In the Indian state of Kerala lies the town of Kelakam, sixty miles inland from the Arabian Sea. The land here is forested and until the 1950s was the roaming ground of tigers and wild elephants. It is still a remote area, best known for its Hindu shrine to Lord Shiva and Goddess Parvati. Waters in a small lake are felt to possess medicinal properties, and pilgrims still trek here bringing gifts of butter, coconut water, and milk to obtain blessing. Yet for all the Hindu and Muslim presence, it is Catholics that visually dominate Kerala. Alice and I came to Kelakam in October 2011, with a priest friend, Father Mathew Kalathunkal, to share a visit to his family and relatives.
The origins of Christianity in southwest India are shrouded in mystery. European traders visiting the subcontinent in 300 AD reported that Christian communities existed. Indians themselves have always insisted that the Apostle Thomas came to the Malabar Coast in 52 AD. For over a thousand years the Christians of India celebrated the Eucharist, with leaders drawn from the Brahmin cast. Today most Catholics in Kerala observe the Syro-Malabar rite, an ancient form of Christian worship influenced by Syrian traders on the Malabar Coast north of Kerala, and possessing its own distinctive spirituality.
This spirituality seems to come easily in Kerala. Towns are awash in the sounds and sights of religion and at every large crossroad there are sacred trees, shrines, and donation boxes. The dashboard of our taxi carried a Jesus plaque, a statuette of St. George killing a dragon, the Hindu god Ganesh, our Lady of Fatima. A golden rosary dangled from the rearview mirror.At 5 AM each morning, the Muslim call to prayer echoed across the darkness, followed shortly by loudspeakers blaring out Hindu morning prayers. The Catholic churches typically began morning rosary at 6:30 AM, with light and amplified music streaming out the open doors and windows.
Kerala is easily the most Christian state in India, with 20% of the population tracing their origins to either St. Thomas the Apostle, Syrian traders, or the 15th century missionary work of St. Francis Xavier. Another twenty percent are Muslim, while Hindus are in the majority. Curiously, the presence of large numbers of Catholics in the hill country is the result of the Communist party’s election to power in the 1950’s and the subsequent distribution of ancient temple lands to small farmers. But like so many things in India nothing is what it seems. On one hand the country seems to be rushing toward western modernity. Roads are full of Nissans, Toyotas, Fords, and Chevrolets. The cell phone is ubiquitous, and American police dramas appear on television. New buildings are everywhere. But in its religious and cultural values India exists in a parallel universe, and similarities with the West are only skin deep.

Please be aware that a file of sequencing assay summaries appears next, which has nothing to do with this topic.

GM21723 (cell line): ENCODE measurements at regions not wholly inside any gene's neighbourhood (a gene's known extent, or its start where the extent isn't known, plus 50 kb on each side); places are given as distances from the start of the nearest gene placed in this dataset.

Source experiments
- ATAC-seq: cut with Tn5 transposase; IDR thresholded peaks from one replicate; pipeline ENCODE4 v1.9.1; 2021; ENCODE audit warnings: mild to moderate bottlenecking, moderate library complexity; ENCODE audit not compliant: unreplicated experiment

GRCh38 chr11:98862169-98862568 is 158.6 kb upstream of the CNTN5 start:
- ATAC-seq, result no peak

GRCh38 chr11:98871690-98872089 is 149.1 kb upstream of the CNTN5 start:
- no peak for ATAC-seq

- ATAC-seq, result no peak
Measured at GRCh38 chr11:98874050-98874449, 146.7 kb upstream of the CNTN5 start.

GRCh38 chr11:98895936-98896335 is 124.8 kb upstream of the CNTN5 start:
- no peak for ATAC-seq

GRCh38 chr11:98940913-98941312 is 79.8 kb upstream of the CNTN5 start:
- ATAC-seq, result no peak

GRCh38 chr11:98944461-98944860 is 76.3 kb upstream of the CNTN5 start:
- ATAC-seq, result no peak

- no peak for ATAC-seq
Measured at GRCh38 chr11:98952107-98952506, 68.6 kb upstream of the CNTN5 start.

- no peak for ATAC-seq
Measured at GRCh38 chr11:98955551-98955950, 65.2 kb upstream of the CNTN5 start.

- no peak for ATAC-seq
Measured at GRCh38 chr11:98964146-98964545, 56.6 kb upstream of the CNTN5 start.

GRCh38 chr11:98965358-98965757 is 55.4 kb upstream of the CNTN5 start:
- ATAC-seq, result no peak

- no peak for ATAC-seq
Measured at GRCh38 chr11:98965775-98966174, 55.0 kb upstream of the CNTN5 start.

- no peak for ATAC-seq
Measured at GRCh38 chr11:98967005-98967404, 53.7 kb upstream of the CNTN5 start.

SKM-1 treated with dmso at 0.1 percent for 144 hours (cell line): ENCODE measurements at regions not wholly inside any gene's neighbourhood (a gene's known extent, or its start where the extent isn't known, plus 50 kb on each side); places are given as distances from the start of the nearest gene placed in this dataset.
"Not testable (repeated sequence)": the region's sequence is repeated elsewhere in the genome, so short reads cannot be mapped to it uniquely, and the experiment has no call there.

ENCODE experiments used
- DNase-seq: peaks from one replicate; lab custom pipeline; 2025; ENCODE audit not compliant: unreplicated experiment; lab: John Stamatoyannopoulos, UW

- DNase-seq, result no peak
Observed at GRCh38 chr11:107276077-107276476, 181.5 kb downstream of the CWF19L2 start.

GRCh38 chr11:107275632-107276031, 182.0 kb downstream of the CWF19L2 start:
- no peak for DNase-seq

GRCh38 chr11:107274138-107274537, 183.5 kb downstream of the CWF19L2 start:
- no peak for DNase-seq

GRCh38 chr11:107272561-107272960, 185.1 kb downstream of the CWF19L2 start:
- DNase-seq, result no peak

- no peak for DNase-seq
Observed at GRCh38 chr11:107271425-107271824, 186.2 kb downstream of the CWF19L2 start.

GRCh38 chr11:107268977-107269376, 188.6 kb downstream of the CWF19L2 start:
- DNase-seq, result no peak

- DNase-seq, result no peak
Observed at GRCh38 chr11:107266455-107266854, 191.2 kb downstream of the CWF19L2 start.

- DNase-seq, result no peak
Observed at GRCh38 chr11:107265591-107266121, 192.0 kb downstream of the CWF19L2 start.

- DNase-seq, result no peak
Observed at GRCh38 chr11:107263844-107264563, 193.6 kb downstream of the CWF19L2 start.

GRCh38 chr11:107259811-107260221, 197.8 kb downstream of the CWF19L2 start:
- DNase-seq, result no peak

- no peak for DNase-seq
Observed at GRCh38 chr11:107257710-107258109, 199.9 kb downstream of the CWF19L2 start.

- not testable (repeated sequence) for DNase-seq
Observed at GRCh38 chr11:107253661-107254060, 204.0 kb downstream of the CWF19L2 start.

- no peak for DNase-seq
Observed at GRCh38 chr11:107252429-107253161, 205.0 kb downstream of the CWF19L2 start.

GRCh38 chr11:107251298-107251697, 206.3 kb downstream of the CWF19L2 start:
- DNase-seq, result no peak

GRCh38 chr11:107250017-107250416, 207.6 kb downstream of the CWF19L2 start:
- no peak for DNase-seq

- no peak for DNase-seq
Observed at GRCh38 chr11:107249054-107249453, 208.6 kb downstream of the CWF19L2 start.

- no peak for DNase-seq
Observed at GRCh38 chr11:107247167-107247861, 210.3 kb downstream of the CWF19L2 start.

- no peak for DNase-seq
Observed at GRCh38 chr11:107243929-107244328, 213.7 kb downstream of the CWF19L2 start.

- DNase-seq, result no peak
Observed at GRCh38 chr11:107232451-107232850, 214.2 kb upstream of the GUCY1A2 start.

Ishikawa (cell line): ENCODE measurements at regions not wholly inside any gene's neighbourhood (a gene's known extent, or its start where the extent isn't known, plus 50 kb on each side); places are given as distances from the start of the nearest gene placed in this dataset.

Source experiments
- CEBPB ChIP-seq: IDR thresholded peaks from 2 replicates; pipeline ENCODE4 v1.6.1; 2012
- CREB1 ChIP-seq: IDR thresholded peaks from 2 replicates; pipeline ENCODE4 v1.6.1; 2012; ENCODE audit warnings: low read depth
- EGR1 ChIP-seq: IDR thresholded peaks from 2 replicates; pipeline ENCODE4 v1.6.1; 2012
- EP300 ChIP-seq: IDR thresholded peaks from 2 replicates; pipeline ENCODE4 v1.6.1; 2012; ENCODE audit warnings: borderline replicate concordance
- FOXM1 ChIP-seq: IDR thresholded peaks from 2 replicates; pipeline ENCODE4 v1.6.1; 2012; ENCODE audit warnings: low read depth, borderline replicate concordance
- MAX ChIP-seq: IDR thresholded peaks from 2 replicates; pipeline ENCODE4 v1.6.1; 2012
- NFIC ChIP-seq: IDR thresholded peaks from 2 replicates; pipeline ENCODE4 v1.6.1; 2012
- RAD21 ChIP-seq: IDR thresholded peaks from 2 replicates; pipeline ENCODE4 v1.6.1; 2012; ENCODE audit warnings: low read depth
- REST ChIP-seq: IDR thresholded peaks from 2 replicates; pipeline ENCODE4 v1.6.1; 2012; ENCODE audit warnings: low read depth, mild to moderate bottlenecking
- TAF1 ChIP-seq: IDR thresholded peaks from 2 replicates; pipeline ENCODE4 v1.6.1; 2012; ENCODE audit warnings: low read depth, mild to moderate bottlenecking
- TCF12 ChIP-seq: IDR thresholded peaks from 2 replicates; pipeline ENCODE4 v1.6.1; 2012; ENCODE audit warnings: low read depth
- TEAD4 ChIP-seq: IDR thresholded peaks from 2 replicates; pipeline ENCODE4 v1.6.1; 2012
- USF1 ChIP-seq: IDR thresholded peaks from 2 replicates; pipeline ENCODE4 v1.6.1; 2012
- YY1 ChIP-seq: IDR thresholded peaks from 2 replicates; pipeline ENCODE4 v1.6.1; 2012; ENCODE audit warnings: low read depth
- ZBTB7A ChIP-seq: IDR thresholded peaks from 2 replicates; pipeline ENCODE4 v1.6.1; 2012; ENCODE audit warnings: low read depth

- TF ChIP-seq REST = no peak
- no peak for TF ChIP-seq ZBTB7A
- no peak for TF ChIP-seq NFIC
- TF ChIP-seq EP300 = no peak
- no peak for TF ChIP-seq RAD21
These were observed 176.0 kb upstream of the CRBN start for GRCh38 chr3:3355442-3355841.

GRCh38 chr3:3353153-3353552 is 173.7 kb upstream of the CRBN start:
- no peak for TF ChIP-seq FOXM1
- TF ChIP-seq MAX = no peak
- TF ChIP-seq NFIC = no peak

At first glance, Catholicism here resembles that of Europe or America, heightened by its use of striking décor. Tabernacles are built into the wall behind the altar and given emphasis with crowds of angels, depictions of lighting bolts, and blinking lights. Synthesizers, violins, bells, and cymbals accompany singing. Colors used in church décor are as bright and varied as those of the saris and churidars worn by women worshippers.
On Saturday evening in Kelakam, we climbed a knoll to St. Joseph Church crowded with worshippers. At the front edge of the sanctuary, was a statue of the Virgin backed by a gauzy cloud of fabric filled with tiny blue lights flashing like fireflies. The half dozen boy and girl altar servers were in pink matching the pink clad angels behind the high altar. Church architecture is also flamboyant. The façade of St. Joseph’s was shaped in the form of an enormous crown, and columns on each side of the statues of Joseph and Mary in the Church supported large plaster reproductions of the church’s exterior.